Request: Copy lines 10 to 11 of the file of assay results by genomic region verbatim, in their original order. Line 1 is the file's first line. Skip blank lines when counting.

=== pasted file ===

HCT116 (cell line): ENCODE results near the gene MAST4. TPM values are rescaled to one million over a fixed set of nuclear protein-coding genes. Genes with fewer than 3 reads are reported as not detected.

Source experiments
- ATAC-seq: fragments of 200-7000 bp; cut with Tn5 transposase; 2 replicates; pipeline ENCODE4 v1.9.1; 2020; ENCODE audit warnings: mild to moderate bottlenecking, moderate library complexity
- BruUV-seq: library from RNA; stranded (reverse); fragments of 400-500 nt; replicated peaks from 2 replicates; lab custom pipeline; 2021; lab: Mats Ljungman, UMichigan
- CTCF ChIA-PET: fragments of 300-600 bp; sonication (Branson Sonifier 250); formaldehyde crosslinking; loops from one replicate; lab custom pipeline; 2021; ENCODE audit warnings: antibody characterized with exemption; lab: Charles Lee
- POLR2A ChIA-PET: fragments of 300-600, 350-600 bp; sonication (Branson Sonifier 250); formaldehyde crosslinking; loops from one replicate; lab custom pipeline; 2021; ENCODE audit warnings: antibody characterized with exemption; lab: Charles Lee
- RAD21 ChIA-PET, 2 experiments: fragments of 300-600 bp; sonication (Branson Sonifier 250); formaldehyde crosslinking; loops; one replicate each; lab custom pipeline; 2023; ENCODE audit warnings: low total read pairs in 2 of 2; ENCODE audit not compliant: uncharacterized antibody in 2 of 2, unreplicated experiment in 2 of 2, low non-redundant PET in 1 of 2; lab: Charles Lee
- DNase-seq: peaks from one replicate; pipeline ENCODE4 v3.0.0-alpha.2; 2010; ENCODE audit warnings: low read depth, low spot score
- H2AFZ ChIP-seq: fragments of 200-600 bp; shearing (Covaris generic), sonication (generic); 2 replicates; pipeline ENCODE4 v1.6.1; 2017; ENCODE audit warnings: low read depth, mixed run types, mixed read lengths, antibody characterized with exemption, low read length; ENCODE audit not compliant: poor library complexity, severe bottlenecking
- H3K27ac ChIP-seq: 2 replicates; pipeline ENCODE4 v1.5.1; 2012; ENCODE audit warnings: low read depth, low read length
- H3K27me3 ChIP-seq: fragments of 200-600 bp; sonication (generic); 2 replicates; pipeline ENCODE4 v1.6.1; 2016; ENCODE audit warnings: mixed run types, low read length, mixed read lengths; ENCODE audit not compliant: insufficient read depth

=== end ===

- H3K27ac ChIP-seq: 2 replicates; pipeline ENCODE4 v1.5.1; 2012; ENCODE audit warnings: low read depth, low read length
- H3K27me3 ChIP-seq: fragments of 200-600 bp; sonication (generic); 2 replicates; pipeline ENCODE4 v1.6.1; 2016; ENCODE audit warnings: mixed run types, low read length, mixed read lengths; ENCODE audit not compliant: insufficient read depth